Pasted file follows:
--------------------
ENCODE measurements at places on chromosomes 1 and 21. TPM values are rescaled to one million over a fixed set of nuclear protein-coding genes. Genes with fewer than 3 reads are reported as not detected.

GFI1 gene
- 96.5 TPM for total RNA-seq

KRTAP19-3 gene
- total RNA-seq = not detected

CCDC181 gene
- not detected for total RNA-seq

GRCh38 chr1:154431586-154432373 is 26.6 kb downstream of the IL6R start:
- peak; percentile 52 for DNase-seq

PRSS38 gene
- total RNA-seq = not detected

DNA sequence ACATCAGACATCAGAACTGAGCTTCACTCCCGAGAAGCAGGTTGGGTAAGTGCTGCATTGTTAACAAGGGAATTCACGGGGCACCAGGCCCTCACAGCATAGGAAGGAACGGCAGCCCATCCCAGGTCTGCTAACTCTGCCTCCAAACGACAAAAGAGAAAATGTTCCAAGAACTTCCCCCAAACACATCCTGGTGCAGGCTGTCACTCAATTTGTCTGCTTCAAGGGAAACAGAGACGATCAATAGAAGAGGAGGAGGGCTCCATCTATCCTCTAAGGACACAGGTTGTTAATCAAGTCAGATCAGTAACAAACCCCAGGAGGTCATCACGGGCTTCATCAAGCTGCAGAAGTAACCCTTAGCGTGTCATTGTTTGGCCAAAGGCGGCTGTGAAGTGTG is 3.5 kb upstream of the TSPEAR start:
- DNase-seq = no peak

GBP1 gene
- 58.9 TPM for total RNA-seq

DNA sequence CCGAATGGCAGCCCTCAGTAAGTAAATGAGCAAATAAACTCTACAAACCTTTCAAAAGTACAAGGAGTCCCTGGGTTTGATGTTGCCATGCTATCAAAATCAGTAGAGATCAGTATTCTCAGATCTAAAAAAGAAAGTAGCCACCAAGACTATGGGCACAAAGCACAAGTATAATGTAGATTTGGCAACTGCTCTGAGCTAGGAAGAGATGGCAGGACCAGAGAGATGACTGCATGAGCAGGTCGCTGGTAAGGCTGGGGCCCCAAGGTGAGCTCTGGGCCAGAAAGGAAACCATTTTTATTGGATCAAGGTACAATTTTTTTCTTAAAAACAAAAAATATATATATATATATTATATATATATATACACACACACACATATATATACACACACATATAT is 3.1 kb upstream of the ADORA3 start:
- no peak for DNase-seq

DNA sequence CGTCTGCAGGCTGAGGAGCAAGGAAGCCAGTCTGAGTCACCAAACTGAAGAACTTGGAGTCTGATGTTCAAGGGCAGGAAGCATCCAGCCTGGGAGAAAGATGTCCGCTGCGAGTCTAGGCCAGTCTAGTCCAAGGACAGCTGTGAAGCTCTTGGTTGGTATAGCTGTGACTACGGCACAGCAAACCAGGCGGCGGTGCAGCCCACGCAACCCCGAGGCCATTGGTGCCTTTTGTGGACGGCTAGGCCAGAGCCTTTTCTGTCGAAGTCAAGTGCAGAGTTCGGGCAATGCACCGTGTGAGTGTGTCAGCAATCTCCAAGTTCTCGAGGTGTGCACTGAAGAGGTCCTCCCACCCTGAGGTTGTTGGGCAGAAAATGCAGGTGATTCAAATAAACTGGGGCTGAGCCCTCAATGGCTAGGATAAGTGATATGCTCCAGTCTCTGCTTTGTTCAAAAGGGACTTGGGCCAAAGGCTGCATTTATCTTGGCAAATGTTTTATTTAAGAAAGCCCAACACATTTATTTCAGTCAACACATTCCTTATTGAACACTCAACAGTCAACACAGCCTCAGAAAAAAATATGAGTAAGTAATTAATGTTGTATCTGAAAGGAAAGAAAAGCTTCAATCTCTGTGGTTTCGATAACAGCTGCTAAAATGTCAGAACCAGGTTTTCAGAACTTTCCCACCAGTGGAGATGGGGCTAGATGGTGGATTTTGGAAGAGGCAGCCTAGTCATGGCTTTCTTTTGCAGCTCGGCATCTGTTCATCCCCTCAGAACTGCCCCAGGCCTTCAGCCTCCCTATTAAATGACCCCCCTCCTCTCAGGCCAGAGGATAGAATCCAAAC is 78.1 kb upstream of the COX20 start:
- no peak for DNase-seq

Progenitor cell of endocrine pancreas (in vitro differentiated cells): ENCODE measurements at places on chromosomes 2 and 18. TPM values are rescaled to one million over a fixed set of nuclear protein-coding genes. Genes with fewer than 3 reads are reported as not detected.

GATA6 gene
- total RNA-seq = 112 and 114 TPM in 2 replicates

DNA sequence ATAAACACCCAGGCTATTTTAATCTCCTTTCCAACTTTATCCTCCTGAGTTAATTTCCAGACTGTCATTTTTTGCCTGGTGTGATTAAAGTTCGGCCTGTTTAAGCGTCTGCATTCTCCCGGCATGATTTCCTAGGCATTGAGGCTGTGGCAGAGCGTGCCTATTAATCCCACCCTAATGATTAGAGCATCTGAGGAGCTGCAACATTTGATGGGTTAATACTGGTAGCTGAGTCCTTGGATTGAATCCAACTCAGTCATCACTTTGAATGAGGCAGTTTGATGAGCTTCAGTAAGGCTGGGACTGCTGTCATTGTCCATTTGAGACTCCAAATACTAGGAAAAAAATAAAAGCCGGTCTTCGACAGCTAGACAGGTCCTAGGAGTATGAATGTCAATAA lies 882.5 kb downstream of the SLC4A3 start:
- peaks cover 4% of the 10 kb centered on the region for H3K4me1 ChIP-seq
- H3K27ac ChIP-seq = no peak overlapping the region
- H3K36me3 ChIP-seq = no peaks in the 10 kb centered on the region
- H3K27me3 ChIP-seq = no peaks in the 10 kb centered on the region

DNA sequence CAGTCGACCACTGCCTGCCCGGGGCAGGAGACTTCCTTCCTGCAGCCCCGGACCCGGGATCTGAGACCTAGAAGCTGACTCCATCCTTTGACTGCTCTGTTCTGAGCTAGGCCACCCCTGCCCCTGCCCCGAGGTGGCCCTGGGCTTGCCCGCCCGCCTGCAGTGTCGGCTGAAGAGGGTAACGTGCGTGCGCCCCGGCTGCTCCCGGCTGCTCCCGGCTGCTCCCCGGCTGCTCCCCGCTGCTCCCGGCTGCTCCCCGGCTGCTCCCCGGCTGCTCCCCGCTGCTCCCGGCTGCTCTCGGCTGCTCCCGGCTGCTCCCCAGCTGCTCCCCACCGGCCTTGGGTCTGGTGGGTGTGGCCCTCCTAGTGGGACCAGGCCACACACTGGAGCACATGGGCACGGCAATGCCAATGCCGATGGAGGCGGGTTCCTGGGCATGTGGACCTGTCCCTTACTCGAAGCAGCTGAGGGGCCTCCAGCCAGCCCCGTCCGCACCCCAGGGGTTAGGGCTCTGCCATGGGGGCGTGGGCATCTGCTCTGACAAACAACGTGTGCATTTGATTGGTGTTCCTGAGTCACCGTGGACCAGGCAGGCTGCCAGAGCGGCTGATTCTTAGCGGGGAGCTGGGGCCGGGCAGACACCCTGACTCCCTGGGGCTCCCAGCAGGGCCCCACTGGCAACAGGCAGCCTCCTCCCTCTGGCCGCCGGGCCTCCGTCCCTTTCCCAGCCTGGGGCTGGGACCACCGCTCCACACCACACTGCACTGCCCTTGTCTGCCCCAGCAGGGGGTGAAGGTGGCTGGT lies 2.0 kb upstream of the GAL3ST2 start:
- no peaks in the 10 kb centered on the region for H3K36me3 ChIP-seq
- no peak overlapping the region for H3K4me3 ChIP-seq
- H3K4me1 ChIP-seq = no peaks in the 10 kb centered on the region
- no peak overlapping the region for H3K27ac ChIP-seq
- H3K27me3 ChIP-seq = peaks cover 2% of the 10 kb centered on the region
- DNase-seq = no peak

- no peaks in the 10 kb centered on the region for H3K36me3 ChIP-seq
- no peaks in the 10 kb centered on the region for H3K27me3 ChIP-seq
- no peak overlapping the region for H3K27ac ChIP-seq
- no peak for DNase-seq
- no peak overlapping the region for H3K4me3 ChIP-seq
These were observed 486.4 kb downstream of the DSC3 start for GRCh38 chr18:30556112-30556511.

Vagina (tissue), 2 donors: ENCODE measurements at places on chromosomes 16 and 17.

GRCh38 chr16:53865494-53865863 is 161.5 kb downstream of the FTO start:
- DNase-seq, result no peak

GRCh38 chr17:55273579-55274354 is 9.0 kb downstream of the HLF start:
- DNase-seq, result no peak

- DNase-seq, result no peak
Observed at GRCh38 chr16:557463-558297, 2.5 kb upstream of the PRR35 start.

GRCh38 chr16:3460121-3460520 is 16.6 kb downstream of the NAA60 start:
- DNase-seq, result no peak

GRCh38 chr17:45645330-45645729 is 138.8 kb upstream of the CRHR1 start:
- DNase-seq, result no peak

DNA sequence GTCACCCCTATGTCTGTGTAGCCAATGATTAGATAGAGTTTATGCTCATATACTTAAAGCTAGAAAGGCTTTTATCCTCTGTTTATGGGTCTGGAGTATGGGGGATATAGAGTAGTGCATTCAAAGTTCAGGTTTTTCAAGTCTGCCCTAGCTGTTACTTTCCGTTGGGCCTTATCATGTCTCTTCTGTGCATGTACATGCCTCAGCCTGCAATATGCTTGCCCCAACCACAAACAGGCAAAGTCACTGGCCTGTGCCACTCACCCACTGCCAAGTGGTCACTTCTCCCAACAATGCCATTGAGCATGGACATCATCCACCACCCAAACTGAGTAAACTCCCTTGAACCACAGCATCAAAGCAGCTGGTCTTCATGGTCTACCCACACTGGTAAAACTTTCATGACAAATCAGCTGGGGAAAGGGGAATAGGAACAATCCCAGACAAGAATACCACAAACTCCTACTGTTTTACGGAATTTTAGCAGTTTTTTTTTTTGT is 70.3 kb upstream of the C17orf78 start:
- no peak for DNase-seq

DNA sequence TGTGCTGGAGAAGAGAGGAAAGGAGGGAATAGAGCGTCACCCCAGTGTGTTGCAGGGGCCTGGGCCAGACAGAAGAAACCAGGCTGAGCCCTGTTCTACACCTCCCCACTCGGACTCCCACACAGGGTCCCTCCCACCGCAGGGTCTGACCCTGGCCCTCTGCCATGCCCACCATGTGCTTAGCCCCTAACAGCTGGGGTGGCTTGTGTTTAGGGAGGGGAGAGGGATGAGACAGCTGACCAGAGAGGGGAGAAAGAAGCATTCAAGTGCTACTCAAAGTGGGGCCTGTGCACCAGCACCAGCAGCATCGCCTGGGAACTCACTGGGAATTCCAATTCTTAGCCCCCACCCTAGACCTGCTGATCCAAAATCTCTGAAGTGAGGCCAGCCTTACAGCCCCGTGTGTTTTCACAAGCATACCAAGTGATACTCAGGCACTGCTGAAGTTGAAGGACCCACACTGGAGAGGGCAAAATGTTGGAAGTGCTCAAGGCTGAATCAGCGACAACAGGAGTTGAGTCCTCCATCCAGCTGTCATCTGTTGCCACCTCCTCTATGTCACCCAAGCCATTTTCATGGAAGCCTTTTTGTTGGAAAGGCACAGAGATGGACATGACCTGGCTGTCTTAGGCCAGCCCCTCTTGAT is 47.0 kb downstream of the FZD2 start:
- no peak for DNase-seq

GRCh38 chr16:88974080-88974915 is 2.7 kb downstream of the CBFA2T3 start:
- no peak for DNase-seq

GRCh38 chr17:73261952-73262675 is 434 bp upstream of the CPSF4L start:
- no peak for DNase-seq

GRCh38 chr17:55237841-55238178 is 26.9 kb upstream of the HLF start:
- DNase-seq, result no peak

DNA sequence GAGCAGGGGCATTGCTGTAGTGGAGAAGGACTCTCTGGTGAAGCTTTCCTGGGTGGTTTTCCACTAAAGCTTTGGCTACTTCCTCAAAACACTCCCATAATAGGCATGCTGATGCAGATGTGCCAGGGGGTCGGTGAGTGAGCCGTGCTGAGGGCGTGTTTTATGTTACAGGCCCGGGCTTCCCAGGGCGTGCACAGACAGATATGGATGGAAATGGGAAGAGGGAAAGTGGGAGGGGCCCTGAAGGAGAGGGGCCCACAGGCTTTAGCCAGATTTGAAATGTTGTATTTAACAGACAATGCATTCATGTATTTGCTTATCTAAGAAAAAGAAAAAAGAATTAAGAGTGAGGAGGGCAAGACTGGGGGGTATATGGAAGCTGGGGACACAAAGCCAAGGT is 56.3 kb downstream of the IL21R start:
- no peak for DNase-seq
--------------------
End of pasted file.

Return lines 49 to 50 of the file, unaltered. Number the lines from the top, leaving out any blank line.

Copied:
- DNase-seq, result no peak

GRCh38 chr17:45645330-45645729 is 138.8 kb upstream of the CRHR1 start: